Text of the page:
There’s one similarity between the Conservative and Labour Party conferences and that’s the Sainsbury’s stand. Besides the business and charity banners, the events could not have been more different. Labour: campaign groups, voting cards and bad food. Conservative: big business, British flags and Champagne.
Other things that couldn’t be less alike are Keir Starmer and Liz Truss. Calm and collected versus confused and scrappy. Measured but dull versus radically reckless. These are my words, but general polling shows that this may be particularly generous.
According to a poll by JL Partners, the top words used to describe Truss this week are “incompetent”, “untrustworthy” and “idiot”. A far cry from two weeks ago when it was “determined”, “strong” and “competent”.
Liz Truss is a testament to the power of words. A self-proclaimed ‘mini-budget’ turned the sixth biggest economy on its head within a matter of days. Its impact on the markets was seismic – its impact on people’s lives could be devastating.
But it’s wrong to say that Truss’ team has just a comms problem. The buck on the mini-budget must stop with the PM. The policy is rotten and therefore so were the communications. How the mini-budget was handled has inflamed the situation. A lack of detail and post-announcement engagement from its architects fuelled a whirlpool of demise that the PM and Chancellor cannot catch a breath from.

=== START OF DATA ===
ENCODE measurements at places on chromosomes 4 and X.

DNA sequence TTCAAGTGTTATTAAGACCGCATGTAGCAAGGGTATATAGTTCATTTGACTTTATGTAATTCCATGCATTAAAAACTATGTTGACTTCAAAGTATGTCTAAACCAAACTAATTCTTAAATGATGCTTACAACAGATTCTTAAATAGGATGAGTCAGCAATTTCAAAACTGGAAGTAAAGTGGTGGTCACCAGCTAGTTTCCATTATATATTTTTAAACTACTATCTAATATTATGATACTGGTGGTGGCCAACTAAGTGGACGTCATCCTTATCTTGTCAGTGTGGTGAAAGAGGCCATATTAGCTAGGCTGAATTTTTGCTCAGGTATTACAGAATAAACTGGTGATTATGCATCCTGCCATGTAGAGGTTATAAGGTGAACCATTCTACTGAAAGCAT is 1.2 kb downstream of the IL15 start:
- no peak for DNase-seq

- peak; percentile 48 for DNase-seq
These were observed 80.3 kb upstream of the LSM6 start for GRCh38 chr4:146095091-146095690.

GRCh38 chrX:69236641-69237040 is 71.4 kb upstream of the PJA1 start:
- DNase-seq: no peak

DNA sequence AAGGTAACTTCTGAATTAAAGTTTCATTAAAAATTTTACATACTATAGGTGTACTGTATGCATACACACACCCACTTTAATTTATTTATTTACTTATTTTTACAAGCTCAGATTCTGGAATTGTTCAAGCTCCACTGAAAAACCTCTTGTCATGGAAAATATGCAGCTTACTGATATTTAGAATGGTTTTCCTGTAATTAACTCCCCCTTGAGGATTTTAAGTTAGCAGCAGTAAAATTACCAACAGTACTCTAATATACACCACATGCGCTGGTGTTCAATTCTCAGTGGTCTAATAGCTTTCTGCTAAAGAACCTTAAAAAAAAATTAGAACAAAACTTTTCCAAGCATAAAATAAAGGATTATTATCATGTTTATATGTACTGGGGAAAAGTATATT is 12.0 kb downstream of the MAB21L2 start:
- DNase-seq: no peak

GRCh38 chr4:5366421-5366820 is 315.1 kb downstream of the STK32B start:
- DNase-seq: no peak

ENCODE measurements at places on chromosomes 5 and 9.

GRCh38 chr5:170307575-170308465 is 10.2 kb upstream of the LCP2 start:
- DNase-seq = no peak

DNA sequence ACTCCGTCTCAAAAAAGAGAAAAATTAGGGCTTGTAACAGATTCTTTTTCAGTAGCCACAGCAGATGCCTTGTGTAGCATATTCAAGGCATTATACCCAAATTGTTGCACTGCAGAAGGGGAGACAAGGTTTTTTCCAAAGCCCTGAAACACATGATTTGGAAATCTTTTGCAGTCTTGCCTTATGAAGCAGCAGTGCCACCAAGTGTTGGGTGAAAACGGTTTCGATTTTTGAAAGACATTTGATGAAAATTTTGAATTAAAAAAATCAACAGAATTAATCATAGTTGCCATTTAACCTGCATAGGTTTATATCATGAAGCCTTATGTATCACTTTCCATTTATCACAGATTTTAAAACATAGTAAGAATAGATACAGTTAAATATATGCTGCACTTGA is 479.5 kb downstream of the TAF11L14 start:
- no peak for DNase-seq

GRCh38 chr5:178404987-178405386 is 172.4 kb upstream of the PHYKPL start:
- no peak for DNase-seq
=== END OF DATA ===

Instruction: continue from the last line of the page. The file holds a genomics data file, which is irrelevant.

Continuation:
But unlike other Tory scandals, there is simply no way to dismiss this story. Mortgages withdrawn and the pound tanking can be directly linked to the leader’s decisions.
The public’s anger has been channelled by the very best in political journalism. Sky’s Beth Rigby served Truss’ abysmal 18-day record to her in a cutthroat conference interview. Nothing Truss says will save her. No one speech, slogan, or press conference.
Instead, by the next election, the country needs to not only see economic growth but feel it. The PM’s plan for growth needs to actually work. This is a big ask in two years and an even bigger ask of a Government that has already demonstrated an incredible lack of strategic thinking.
Against this backdrop, the mood at CPC22 was a mixture of concern, dismay and hardcore loyalist jubilance.
In contrast, Lab22 was on the up. “It’s not felt like this for years.” Corbyn a distant nightmare, the feeling that Labour could win is back. In the confidence game that is politics, that surging feeling can be canned and translated to power. Confidence plays a major role in communication and it showed with Starmer. For the first time in his leadership, his demeanour portrayed PM material.
Despite this, Labour struggled to cut through on to the front pages. OK, a lot was going on, but the Opposition, especially when it’s the Labour Party, has to work and woo the media to ensure the exposure. This will be a critical test for Starmer as he looks to build his proposition as Government-in-waiting.
Starmer has the composure and plan, but does he have the charisma? The popularity of the Labour Party among the general public now rests on his ability to tell a compelling story.
Hannah Barlow is co-founder of BB Partners.